id Soft­ware is giv­ing us more of what made 2016’s DOOM so great

The shot­gun has a grap­pling hook. Let us re­peat that. The shot­gun.

Has a grap­plinghook. In the de­but footage shown dur­ing last year’s QuakeCon, we see the re­turn­ing Doom Slayer’s new­found mo­bil­ity in ac­tion, as he jumps back­wards off a ledge, grap­ples to­wards a float­ing ca­code­mon and gives him both bar­rels in midair.

Nat­u­rally this is very ex­cit­ing, and not just be­cause it’s a shot­gun with a grap­pling hook. It shows that id Soft­ware is giv­ing us more of what made 2016’s Doom so great: up-close-and-per­sonal gun­play that en­cour­ages you to al­ways push for­ward, closer to the horde. Doom’s melee sys­tem was a rev­e­la­tion, and so the fact that DoomEter­nal will of­fer more ways to jump into the fray sug­gests that id knows ex­actly what it’s do­ing.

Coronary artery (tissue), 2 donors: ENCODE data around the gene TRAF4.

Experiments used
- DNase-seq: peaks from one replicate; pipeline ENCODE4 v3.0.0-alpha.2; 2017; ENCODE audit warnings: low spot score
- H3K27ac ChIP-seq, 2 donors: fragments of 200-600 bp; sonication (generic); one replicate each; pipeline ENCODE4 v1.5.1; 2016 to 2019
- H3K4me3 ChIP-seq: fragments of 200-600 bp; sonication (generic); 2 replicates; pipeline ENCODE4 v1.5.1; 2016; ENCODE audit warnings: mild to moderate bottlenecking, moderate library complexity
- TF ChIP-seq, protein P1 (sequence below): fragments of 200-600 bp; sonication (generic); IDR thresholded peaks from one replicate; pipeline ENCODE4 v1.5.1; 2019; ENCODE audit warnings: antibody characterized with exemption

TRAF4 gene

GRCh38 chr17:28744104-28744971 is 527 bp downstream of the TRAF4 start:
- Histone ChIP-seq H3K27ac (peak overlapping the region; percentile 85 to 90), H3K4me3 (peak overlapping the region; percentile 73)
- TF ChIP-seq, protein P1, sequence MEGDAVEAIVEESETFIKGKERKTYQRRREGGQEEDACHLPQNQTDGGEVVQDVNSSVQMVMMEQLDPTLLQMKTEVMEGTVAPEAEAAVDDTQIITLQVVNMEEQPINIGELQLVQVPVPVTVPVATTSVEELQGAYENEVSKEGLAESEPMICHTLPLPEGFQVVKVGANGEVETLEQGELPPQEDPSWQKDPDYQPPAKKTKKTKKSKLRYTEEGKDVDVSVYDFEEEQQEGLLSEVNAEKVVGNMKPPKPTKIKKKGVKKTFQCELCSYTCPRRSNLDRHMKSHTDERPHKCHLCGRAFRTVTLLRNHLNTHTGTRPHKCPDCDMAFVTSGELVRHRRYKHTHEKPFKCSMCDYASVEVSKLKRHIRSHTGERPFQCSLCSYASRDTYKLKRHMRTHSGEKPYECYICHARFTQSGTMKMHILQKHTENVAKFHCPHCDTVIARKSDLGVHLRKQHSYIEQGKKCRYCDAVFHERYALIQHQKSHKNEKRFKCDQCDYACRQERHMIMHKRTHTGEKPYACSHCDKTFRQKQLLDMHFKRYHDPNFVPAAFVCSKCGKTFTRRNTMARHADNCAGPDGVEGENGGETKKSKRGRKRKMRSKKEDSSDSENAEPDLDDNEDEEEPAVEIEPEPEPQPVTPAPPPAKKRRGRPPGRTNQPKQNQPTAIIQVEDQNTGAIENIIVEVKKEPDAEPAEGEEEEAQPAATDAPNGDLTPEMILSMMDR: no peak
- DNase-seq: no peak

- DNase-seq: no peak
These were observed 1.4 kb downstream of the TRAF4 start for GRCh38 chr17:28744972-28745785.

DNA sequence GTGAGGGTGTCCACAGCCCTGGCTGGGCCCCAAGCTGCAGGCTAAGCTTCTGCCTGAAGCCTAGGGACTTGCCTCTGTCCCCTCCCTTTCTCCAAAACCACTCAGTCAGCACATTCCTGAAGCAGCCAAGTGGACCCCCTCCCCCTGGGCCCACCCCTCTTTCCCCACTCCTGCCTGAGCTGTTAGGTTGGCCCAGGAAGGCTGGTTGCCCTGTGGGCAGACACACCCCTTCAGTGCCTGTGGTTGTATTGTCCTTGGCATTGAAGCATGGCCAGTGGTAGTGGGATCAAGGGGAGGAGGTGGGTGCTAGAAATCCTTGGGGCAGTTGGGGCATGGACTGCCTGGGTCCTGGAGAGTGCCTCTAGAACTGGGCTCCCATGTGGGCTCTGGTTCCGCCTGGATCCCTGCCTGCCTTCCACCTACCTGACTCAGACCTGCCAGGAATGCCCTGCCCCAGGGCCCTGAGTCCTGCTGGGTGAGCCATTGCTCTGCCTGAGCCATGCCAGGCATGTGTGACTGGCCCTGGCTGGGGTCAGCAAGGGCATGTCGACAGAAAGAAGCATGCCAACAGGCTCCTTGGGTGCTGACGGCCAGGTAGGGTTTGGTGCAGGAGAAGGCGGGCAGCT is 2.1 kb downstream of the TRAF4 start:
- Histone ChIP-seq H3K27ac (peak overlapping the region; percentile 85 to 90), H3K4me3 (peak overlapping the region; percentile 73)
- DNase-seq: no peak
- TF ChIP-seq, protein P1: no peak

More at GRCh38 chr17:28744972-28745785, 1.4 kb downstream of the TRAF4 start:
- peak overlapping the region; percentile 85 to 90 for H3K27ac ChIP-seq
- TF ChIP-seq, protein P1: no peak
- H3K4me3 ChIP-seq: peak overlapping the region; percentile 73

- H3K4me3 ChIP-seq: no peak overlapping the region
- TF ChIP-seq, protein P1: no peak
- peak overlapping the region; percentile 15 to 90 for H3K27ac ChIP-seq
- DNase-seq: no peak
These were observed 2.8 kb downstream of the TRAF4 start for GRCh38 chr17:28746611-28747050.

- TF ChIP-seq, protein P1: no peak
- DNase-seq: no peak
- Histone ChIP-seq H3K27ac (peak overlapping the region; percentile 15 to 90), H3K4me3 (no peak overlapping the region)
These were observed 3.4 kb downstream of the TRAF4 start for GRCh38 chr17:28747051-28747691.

We’re on Earth for the se­quel, but – sur­prise – the planet has been rav­aged by the de­mon horde. All of your en­e­mies are ‘de­struc­tible’, mean­ing you’ll get to see the ar­mour, limbs and fea­tures of imps, hell knights, spi­derdemons and other hellspawn be oblit­er­ated as you shoot. More in­ter­est­ing than the ad­vanced hell-gore, though, is the fact that some of those demons may be other play­ers. An op­tional sys­tem will let groups of play­ers in­vade your game – tak­ing con­trol of demons and us­ing their pow­ers to try to bring you down.

Al­ways bring a chain­saw to an arm mounted flamethrower fight.

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